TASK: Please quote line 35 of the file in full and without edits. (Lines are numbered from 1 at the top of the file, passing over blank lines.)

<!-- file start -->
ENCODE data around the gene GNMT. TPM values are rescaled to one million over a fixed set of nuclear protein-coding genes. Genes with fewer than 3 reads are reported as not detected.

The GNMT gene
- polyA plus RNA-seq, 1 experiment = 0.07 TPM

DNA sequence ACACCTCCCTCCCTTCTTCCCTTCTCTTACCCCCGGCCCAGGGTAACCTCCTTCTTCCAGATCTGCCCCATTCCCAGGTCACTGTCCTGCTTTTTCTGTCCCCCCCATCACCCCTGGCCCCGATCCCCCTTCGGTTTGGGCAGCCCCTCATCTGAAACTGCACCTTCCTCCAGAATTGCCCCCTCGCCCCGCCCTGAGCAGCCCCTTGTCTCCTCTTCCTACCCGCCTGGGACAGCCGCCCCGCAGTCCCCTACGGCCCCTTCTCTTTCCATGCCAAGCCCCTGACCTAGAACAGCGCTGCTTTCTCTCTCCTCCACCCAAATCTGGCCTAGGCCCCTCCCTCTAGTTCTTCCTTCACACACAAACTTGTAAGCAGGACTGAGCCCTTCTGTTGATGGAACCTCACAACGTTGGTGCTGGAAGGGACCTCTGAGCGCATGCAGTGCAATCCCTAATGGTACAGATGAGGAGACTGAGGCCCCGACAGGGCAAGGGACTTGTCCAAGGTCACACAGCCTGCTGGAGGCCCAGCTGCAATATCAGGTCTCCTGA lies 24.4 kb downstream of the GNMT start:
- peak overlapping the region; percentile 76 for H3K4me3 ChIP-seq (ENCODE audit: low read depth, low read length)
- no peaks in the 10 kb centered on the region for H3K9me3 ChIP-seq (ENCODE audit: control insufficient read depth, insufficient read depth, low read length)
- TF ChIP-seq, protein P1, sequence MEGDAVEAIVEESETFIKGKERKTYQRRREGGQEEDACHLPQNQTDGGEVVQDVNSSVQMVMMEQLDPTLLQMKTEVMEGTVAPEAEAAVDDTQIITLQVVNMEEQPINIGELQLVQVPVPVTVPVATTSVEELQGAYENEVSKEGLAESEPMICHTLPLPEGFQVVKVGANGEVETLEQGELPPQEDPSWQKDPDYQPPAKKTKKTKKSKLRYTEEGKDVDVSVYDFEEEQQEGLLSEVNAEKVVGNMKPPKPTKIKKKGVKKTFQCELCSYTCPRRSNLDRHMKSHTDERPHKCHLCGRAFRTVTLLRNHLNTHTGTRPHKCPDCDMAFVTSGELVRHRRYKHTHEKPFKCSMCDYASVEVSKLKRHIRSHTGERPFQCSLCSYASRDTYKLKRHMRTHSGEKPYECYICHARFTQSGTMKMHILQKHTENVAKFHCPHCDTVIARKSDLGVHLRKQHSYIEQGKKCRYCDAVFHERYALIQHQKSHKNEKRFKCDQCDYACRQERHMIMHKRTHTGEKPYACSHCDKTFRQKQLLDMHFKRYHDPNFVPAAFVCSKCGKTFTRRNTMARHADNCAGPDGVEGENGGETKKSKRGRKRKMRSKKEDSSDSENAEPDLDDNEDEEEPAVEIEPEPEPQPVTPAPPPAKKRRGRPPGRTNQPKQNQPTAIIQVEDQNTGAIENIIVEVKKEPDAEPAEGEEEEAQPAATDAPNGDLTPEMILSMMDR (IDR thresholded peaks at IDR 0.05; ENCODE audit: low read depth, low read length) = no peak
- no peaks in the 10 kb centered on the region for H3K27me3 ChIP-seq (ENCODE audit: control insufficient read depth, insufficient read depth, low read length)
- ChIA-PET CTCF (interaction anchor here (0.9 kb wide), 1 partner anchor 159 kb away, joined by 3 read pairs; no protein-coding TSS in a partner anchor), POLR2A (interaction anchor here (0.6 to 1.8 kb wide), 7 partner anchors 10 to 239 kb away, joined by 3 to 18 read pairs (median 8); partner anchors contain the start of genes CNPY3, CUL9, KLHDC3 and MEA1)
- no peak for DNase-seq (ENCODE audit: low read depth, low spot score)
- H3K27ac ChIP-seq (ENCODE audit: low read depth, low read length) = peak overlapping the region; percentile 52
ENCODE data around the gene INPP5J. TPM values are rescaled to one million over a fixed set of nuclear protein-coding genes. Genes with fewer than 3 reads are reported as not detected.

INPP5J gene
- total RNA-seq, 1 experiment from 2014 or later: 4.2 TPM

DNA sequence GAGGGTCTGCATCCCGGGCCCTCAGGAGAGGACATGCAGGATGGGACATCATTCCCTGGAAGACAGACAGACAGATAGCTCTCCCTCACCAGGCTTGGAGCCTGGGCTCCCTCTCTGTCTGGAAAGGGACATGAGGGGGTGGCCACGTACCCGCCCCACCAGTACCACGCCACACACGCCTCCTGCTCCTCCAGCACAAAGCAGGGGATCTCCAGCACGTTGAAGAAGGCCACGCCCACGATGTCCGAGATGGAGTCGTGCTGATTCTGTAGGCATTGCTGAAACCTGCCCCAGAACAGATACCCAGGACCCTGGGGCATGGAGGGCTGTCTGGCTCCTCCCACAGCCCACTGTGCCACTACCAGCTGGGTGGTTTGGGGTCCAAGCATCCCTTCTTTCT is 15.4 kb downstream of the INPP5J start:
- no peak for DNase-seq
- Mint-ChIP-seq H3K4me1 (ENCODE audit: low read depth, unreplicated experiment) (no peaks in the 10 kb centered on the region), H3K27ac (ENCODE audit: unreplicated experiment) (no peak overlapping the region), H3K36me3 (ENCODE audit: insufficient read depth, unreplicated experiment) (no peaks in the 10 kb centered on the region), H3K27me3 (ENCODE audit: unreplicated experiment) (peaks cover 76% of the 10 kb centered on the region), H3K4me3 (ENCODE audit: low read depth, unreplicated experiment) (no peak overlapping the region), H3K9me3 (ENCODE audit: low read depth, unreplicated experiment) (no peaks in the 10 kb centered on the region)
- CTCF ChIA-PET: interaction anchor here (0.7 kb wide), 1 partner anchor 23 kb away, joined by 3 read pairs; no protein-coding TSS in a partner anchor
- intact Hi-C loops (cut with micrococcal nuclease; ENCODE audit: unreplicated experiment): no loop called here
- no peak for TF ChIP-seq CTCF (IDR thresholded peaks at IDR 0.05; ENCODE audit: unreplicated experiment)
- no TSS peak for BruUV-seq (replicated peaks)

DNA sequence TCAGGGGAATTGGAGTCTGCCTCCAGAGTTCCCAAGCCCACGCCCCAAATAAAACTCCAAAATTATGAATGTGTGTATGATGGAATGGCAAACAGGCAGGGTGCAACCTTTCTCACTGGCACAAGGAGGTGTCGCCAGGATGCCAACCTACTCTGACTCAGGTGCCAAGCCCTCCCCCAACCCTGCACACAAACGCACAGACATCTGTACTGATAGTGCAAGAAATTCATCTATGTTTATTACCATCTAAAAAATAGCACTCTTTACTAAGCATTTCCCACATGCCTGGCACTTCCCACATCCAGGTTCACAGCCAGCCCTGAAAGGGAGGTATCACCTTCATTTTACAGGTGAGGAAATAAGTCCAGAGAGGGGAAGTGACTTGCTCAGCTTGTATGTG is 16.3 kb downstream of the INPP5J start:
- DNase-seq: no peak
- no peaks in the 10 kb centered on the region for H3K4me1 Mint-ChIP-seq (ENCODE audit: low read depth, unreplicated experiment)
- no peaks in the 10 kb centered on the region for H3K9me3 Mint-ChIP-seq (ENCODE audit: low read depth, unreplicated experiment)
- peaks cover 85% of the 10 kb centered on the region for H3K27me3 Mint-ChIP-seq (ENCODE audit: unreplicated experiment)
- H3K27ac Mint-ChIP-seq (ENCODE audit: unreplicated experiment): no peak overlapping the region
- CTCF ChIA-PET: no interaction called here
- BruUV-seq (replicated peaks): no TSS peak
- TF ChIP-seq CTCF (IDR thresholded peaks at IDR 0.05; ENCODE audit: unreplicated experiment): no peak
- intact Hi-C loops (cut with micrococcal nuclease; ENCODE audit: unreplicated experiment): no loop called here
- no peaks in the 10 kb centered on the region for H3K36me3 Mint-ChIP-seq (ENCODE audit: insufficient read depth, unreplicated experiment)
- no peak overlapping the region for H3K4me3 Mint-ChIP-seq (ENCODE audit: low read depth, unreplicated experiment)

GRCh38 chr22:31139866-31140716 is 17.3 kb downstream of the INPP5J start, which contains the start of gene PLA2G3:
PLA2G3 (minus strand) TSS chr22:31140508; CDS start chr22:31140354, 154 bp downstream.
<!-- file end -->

PLA2G3 (minus strand) TSS chr22:31140508; CDS start chr22:31140354, 154 bp downstream.